The 50's newsletter The Aberree inspiration for 2012 movie The Master


Lisbeth Salander
Mimsey Borogrove said:
. . . it seems like Paul Thomas Anderson took the El Ron character and cut him in half, each the flip side of the other. One being the animal, booze / sex obsessed, the other the intellectual.

Revisiting a post of mine from 2012 on ESMB

I haven't seen the movie yet, but I've read the script. What you said there is the same impression I got from reading the script a couple times. It's almost as if the younger character played by Joaquin Phoenix, Freddie Quell, embodies a younger Ron coming back from the war very mentally troubled, drifting without direction, a lot of money and women troubles, perhaps a lot out of control. Freddie Quell definitely reveals some aspects of the pre-50's man, especially as documented in the unauthorized Ron biographies and in his personal papers and letters to others from that period.

And of course Philip Seymour Hoffman as Lancaster Dodd captures the uber-certain maverick scientist and cult leader of the early 50's all the way to the early Saint Hill era.

A couple months ago, I mentioned to a friend that parts of The Master script were lifted wholesale from The Aberree newsletter of the mid 50's. Some passages almost word for word. Well, well . . . Paul Thomas Anderson admits as much in this interview with LAWeekly last week. Guess those newsletter issues were part of his inspiration for the characters and movie.
Excerpt from interview:
One of his Web finds was The Aberree, a Scientology-themed newsletter published from 1954 to 1965 by a Phoenix couple, Alphia and Agnes, who were among Hubbard's early adopters. ("The most certain thing about Scientology is that no one can be certain what this 'Science of Certainty' will come up with next," reads the opening line of the first issue, leading off a discussion of the nascent church's efforts to legalize itself as a religion.)
"It really was the best possible way to time-travel, reading these newsletters," Anderson says, "and to kind of get a sense of not just Hubbard but the people who were really interested in the beginnings of this movement, because they were very, very hungry to treat themselves and get better, and they were open to anything. They were so incredibly optimistic."
Again, though I haven't seen the movie yet, I'm really intrigued by your comments Mimsey. Spot on, IMO.

That said, it can be argued that Paul Thomas Anderson movies are somewhat intentionally vague and leave a lot of room for the viewer to place his/her own meanings into them.
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Lisbeth Salander
Revisiting a post of mine from 2012 on ESMB
Quite a few scenes in the original first draft script of The Master that was circulating around LA a couple years ago didn’t make it into the final movie.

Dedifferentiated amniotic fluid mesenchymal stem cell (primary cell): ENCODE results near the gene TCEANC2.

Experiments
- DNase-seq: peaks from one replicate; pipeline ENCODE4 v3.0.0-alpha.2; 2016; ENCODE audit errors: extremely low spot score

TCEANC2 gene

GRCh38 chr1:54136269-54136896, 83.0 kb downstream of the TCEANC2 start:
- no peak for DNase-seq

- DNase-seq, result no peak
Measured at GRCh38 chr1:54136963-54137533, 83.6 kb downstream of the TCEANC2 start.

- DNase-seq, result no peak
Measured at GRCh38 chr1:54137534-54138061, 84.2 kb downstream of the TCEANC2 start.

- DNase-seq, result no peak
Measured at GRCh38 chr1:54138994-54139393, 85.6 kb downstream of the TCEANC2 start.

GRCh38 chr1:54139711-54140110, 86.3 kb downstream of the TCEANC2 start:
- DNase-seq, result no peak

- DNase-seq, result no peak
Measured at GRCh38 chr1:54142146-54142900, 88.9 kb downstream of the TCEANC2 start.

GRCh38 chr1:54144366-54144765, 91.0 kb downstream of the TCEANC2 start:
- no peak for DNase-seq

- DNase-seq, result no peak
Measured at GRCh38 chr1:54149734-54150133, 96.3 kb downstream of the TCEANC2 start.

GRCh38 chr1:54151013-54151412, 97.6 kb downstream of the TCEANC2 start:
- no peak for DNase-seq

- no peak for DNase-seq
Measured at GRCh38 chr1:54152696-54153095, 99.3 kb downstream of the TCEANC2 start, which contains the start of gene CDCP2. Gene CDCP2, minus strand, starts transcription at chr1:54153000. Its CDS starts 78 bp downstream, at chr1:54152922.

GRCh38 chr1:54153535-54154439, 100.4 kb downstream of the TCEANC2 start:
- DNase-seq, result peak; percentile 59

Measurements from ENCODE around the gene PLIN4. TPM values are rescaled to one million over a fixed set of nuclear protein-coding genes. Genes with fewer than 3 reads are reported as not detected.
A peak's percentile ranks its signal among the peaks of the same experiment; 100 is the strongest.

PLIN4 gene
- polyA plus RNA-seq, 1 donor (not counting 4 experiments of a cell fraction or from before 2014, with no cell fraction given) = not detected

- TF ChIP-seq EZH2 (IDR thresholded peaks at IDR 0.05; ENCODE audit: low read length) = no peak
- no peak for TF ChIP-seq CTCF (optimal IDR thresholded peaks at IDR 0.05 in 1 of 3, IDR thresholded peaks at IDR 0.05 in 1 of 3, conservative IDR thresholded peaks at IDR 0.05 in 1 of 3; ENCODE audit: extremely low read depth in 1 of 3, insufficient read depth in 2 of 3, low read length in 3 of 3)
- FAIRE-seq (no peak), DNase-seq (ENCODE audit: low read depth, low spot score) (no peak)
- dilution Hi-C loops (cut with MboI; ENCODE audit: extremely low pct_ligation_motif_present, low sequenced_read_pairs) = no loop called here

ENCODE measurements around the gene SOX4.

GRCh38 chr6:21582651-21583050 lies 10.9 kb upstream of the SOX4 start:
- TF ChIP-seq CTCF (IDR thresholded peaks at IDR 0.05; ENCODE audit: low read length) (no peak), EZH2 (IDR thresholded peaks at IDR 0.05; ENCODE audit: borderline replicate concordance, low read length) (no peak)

One of the scenes that really meant a lot to me took place outside the Master’s house in the desert in Phoenix. Bill White, the New York organization head, arrives in a car while Freddie Quell is sitting on the porch having a cigarette and the Master can be heard inside the house typing.​
Bill had showed up in Phoenix because he wanted to find out what was going on. Was he on the “outs?” Was he still in? He hadn’t heard from the office or the Master for six weeks.​
No answers to his phone calls and messages. No Journals arriving. (He was a “Founding Member” so was entitled to Journals for life.) Bill was also looking for the $800 in salary that was due him from working for The Cause in New York.​
No Journals. No money arriving.​
He had paid $800 for the "Minister's Course" which guaranteed him membership until January.​
Bill had paid $50 for his “Doctor of Divinity” certificate and was supposed to receive a medallion, a ribbon, a lapel pin, and a gold bordered copy of the book, “The Cause.”​
Bill wanted to get all the stuff due him . . . or a refund.​
During the very contentious conversation, Freddie Quell calls him a dissenter and unfaithful. Bill want to see the Master himself face to face about his beefs. Freddie won’t let him, acting as a the "front office" barrier to the Master. Bill calls him on it. Is pissed.​
Short passage from the original script:
Bill White
You know what this all is? Huh? It’s mental cruelty. That’s what it is. It’s just mental cruelty to invent all these new ideas and never follow through on it and just keep adding and subtracting and I gotta pay for this and that level and more and more . . . and Book II’s coming. All the answers . . . “if you had that, it’s no good ‘cause here’s the new thing . . . and oh no . . . you don’t need that . . . that’s old, this is new.​
"And it’s more and more and it’s all just cruel. And it’s all getting’ away from what it was at the start which made sense. This is screwed man. Screw this. And screw you."​
Bill walks back to his car. Something gets into Freddie. He follows Bill and punches him in the kidneys. Bill falls to the ground and Freddie kicks him for good measure while Bill squirms in the street. Bill drives off.​
Freddie, back on the porch, just watches him leave with little/no compassion.​

I have to say Bill’s soliloquy, if you will, is a powerful point of the story arc in the original script . . . for me. Really hit me between the eyes. It was an observation by someone from the very “early years.” Not much changed over time. It's all in the DNA it seems.
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